Cyberpunk 2077 – aka the golden child of gaming – just won’t stop giving us what we want, with all new confirmation that the endgame will likely be much more expansive than we could have hoped for.
Not content with creating possibly one of the greatest gaming experiences of all time in The Witcher 3, developers CD Projekt RED are seemingly looking to go the extra mile with Cyberpunk 2077. We spoke to Senior Level Designer Miles Tost about a whole bunch of things Cyberpunk related, in which he shed a little more light on what to expect once the credits roll.
At the end of the game you’ll be able to continue playing your character. We’re not entirely sure yet, but it may work the same way as it did in The Witcher 3. Because ultimately, we give you this whole open world to explore and all these tools to basically role your character, and this time around I think the content we put in the open world is even more substantial than the stuff we have in Witcher 3, so there’s even more value for players to just explore and walk around and experience the stories we have put outside the main story.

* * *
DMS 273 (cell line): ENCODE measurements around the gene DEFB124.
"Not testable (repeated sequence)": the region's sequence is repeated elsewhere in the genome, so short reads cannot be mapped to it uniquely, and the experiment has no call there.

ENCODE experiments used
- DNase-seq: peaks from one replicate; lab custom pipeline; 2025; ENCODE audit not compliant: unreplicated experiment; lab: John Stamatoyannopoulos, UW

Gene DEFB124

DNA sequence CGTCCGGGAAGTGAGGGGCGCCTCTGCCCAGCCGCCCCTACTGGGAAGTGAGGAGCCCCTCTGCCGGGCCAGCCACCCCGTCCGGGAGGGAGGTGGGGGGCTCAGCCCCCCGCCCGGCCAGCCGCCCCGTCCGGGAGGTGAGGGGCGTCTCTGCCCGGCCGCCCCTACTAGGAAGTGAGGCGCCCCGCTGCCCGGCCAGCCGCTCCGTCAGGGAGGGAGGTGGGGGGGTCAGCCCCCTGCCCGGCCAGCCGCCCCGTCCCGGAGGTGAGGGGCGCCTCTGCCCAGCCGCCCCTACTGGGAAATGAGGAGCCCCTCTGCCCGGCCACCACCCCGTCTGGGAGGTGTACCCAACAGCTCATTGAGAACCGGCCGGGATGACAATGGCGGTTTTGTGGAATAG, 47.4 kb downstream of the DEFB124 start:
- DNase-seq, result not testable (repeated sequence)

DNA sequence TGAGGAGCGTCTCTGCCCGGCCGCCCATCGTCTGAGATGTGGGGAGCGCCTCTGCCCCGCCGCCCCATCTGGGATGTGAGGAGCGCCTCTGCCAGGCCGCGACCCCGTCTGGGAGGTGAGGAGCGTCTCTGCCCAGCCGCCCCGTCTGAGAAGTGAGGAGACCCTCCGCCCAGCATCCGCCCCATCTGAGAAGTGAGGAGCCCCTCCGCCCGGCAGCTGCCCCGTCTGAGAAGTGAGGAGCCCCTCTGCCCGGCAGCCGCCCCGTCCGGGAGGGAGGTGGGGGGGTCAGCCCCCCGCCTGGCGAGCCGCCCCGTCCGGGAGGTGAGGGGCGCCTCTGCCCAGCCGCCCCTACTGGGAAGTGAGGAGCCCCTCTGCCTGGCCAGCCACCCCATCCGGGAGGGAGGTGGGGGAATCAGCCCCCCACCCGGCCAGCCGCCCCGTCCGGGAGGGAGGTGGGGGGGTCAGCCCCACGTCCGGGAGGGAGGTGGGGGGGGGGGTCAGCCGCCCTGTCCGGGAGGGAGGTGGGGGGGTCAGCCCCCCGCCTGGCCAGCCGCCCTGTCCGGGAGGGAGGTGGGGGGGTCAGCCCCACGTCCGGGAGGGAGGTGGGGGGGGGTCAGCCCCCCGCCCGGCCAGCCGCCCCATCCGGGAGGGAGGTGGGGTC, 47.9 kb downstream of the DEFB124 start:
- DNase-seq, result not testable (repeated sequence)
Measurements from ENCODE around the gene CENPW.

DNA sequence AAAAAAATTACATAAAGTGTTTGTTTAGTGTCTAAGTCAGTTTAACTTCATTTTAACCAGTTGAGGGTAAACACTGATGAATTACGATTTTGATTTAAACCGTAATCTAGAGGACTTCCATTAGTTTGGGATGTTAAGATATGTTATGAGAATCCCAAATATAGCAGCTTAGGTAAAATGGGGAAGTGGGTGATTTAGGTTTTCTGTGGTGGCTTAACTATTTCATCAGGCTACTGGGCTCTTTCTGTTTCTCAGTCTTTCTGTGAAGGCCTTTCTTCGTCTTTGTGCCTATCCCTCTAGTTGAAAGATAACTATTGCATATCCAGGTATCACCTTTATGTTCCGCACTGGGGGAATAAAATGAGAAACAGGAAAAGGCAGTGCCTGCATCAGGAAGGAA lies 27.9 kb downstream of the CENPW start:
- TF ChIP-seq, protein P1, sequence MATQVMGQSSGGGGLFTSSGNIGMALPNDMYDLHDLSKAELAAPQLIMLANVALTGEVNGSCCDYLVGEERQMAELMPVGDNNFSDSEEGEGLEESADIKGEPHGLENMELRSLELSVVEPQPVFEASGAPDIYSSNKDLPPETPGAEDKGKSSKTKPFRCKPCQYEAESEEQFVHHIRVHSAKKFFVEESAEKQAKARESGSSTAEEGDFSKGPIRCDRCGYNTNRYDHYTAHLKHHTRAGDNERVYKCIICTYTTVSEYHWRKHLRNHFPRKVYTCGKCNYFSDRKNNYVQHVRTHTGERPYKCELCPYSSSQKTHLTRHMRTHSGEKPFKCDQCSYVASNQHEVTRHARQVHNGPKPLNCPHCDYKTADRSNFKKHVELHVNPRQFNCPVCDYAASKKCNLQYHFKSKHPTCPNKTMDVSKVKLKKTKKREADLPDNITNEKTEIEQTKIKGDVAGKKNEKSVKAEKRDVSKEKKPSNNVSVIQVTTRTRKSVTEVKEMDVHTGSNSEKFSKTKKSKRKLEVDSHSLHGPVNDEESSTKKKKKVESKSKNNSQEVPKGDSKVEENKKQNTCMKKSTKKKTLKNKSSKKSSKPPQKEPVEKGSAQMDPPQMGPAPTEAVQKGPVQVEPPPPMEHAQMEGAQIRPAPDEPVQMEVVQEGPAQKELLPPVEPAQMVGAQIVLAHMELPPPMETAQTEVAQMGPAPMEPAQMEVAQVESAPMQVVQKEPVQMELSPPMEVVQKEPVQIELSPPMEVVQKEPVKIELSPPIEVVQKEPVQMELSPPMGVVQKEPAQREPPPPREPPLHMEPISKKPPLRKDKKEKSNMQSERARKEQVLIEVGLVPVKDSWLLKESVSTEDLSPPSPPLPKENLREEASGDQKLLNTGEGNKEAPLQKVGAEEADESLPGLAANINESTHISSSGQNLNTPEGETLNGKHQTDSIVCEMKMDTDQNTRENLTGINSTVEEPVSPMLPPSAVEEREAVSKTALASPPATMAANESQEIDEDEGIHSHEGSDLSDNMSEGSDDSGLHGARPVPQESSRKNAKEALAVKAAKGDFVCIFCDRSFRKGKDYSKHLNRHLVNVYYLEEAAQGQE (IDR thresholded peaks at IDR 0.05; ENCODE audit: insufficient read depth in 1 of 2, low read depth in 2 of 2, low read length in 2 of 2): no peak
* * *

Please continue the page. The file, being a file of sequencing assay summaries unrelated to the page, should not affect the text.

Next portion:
That certainly sounds to me like CD Projekt have some pretty grand designs to keep players coming back for more once the credits role. While there hasn’t been any confirmation of any DLC, if The Witcher’s Blood & Wine and Hearts of Stone expansions are anything to go by, you can bet the devs have more treats in store for us.
Logging yourself out because you’ve finished the game and then having to restart to be able to freely play the open world doesn’t really sound like an enjoyable experience to me personally, and that’s why I see us doing it in a similar way to The Witcher 3.
We’ve also had confirmation from an interview with Projekt’s Mateusz Tomaszkiewicz by YouTuber YongYea that there will be multiple endings to Cyberpunk 2077. So that’s pretty neat.
At any rate, we won’t have that long to wait until we find out, with Cyberpunk 2077 looking to launch April 16th on Xbox One, PlayStation 4 and PC.
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Mark is the Gaming Editor for UNILAD. Having grown up a gaming addict, he’s been deeply entrenched in culture and spends time away from work playing as much as possible. Mark studied music at University and found a love for journalism through going to local gigs and writing about them for local and national publications.